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Arabian Sands by Wilfred 	 Thesiger
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Arabian Sands (1959)

by Wilfred Thesiger

Other authors: See the other authors section.

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7721611,968 (4.23)47
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English (15)  Dutch (1)  All languages (16)
Showing 1-5 of 15 (next | show all)
A remarkable, captivating and moving book recording a world on the brink of disappearing. For a full review please see my blog:
http://theidlewoman.blogspot.co.uk/2014/09/arabian-sands-wilfred-thesiger.html ( )
  Leander2010 | Sep 13, 2014 |
Travels across the Empty Quarter of Arabia on camel in the 1940s. Although it's a very interesting and readable story, and not one I'll forget any time soon, Thesiger is a strange and rather unlikeable sort of person.
  seabear | May 21, 2014 |
Five years spent in southern Arabia, Yemen and Oman are chronicled by Thesiger. Classic British travelogue by another Brit not comfortable being one. But a great look at the quantumm leap the Arabs took from being fierce bedu to "hanging around on street corners". Also intriguing were the differences between tribes and how the Sauds used the Wahabi's to extend theirs. There are more than one Arabias. ( )
  JBreedlove | Oct 30, 2012 |
Thesiger found his deep-down nomad soul when he explored the Empty Quarter with the Bedu. I wish he had not included the sentence "I shot 70 lions" but overall his writing is beautiful and fills me with nostalgia for a life I could never have known. Lots of interesting information about camels, too. ( )
  overthemoon | Apr 13, 2012 |
While this was an entertaining read and provided an excellent insight into Bedouin culture it remains in the shadow of Lawrence's Seven Pillars. In fact I believe that to be the case why Thesiger wasn't so inclined to publish it in the first place and faced with the fact that his thirst for exploration and part of his reason for taking up life with the Bedouin was because of Lawrence's experiences - which cannot be surpassed in terms of English literature in the Arab world. Thesiger's influence is made more clear in his portrayal of himself with matched closely the modesty Lawrence had and the poignancy with which he wrote of the Bedu. Thesiger certainly wasn't a modest man. But in short it is excellent reading. ( )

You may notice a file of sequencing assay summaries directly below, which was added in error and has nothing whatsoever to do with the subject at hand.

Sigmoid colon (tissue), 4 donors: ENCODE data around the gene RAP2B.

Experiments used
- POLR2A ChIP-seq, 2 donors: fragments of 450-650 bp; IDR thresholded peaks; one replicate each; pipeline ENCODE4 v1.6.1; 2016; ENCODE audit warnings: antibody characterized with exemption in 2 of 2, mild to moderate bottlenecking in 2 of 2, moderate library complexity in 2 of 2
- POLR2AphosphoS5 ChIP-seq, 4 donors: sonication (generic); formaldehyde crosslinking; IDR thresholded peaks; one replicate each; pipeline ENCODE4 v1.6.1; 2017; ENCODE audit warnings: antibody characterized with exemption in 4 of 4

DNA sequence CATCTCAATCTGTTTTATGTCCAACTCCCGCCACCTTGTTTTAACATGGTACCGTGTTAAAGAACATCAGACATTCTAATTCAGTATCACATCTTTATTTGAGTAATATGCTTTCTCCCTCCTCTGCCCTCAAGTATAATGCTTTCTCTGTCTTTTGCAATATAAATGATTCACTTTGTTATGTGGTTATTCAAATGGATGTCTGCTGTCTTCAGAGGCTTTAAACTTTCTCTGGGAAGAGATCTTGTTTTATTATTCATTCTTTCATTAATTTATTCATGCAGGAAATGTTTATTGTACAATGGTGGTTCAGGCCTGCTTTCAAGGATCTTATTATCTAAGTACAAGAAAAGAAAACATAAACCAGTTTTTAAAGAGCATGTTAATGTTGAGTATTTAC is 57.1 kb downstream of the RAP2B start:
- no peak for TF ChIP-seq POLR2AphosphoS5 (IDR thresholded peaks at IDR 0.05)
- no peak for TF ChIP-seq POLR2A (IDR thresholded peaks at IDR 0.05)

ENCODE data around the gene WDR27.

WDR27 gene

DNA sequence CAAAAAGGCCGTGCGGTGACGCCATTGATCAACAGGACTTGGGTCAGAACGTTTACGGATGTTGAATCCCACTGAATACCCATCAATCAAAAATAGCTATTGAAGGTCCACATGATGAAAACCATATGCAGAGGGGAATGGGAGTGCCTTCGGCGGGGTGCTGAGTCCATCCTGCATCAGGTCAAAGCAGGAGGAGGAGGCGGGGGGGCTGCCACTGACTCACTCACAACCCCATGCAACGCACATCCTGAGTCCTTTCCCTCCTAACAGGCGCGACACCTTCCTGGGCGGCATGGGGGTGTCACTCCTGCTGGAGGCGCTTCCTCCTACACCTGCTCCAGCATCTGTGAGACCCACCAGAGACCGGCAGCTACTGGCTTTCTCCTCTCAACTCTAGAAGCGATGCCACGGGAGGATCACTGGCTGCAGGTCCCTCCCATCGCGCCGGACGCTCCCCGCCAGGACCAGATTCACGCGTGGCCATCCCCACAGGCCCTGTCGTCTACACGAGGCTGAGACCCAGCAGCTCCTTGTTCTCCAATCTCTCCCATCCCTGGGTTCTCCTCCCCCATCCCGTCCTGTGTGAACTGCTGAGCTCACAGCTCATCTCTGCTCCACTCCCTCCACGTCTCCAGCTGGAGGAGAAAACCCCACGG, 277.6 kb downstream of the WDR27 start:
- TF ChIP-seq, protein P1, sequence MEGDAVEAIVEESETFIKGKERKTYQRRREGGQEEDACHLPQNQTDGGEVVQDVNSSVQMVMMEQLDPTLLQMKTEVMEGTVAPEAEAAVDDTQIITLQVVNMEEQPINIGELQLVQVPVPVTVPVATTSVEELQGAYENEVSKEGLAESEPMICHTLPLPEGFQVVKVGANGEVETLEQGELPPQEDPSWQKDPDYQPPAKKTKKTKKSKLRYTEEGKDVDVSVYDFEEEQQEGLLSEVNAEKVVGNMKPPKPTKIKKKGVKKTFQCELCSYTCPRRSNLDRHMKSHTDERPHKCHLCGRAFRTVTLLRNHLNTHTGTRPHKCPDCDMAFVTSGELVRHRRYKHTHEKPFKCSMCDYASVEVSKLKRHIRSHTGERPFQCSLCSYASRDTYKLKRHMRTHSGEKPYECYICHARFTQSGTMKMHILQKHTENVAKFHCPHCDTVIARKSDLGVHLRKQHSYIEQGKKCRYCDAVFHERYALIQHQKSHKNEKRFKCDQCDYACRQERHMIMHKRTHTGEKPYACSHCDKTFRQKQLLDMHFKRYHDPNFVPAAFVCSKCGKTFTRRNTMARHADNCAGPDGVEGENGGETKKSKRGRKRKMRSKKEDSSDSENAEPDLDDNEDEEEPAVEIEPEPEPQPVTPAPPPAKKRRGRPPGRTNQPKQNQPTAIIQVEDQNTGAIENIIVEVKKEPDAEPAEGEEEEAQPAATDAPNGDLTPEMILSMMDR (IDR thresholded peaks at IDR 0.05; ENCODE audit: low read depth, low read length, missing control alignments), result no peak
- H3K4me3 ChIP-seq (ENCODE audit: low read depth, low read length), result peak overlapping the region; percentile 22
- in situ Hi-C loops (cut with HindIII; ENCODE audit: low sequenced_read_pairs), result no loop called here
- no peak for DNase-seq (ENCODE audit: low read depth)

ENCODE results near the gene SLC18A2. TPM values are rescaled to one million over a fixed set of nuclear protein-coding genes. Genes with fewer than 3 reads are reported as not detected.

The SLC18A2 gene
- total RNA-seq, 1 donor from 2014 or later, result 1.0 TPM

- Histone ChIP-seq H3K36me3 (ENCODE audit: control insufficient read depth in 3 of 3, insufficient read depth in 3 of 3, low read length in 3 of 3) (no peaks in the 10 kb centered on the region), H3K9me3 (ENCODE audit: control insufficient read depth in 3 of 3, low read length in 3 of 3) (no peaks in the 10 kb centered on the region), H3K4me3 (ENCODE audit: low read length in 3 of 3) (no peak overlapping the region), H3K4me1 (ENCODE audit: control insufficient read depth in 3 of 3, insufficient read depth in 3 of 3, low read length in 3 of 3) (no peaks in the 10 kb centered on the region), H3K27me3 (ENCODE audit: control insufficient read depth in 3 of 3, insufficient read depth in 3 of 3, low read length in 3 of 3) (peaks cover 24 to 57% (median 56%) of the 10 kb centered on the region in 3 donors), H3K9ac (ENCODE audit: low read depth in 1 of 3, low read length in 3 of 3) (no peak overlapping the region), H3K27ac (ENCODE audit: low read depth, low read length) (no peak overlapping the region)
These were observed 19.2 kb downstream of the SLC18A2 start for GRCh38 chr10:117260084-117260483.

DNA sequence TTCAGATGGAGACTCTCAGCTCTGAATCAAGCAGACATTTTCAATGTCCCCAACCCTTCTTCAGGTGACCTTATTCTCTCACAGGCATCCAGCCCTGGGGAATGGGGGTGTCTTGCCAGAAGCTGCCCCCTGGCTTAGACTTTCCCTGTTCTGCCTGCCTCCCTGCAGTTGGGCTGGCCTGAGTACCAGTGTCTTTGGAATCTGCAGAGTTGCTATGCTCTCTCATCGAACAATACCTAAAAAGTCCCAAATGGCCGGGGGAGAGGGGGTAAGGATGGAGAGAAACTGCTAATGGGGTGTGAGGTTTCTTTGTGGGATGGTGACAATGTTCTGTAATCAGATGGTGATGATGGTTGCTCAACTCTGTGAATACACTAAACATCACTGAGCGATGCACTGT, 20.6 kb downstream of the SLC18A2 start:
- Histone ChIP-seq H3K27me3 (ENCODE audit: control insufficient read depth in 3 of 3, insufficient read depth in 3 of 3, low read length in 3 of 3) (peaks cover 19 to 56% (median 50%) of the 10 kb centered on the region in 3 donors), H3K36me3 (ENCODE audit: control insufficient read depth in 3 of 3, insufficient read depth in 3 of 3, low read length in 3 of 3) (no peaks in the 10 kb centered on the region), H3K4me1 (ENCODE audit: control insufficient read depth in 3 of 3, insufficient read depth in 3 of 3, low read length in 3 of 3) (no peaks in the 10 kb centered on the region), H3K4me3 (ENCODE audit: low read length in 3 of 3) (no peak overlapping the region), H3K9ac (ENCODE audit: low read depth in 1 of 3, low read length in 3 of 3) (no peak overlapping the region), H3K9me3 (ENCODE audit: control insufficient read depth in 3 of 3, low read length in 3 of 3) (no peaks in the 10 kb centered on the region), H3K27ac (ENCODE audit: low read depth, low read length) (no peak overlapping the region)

Pandaros | Jul 8, 2011 |
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Author nameRoleType of authorWork?Status
Wilfred Thesigerprimary authorall editionsconfirmed
Stewart, RoryIntroductionsecondary authorsome editionsconfirmed
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To bin Kabina and bin Ghabaisha
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A cloud gathers, the rain falls, men live; the cloud disperses without rain, and men and animals die.
Quotations
Here in the desert I had found all that I had asked....Some people maintain that they [the Bedu] will be better off when they have exchanged the hardship and poverty of the desert for the security of a materialistic world. This I do not believe. I shall always remember how often I was humbled by those illiterate herdsmen who possessed, in so much greater measure than I, generosity and courage, endurance, patience, and light-hearted gallantry. Among no other people have I ever felt the same sense of personal inferiority. [310]
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Amazon.com Product Description (ISBN 0140095144, Paperback)

"Arabian Sands" is Wilfred Thesiger's record of his extraordinary journey through the parched "Empty Quarter" of Arabia. Educated at Eton and Oxford, Thesiger was repulsed by the softness and rigidity of Western life-"the machines, the calling cards, the meticulously aligned streets." In the spirit of T. E. Lawrence, he set out to explore the deserts of Arabia, traveling among peoples who had never seen a European and considered it their duty to kill Christian infidels. His now-classic account is invaluable to understanding the modern Middle East.

(retrieved from Amazon Mon, 30 Sep 2013 13:19:50 -0400)

(see all 4 descriptions)

"Born in Addis Ababa in 1910 and educated in England, from 1945 Wilfred Thesiger spent five years exploring in and around the vast, waterless desert, the 'Empty Quarter' of Arabia. Travelling amongst the Bedu people, he experienced their everyday challenges of hunger and thirst, the trials of long marches beneath the relentless sun, the bitterly cold nights and the constant danger of death if it was discovered he was a Christian 'infidel'. He was the first European to visit most of the region, and just before he left the area the process that would change it forever had begun - the discovery of oil. Thesiger saw Arabian Sands as 'a memorial to a vanished past, a tribute to a once magnificent people'." "This edition includes an introduction by Rory Stewart discussing the dangers of Thesiger's travels, his unconventional personality and his insights into Bedu life."--BOOK JACKET.… (more)

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Penguin Australia

An edition of this book was published by Penguin Australia.

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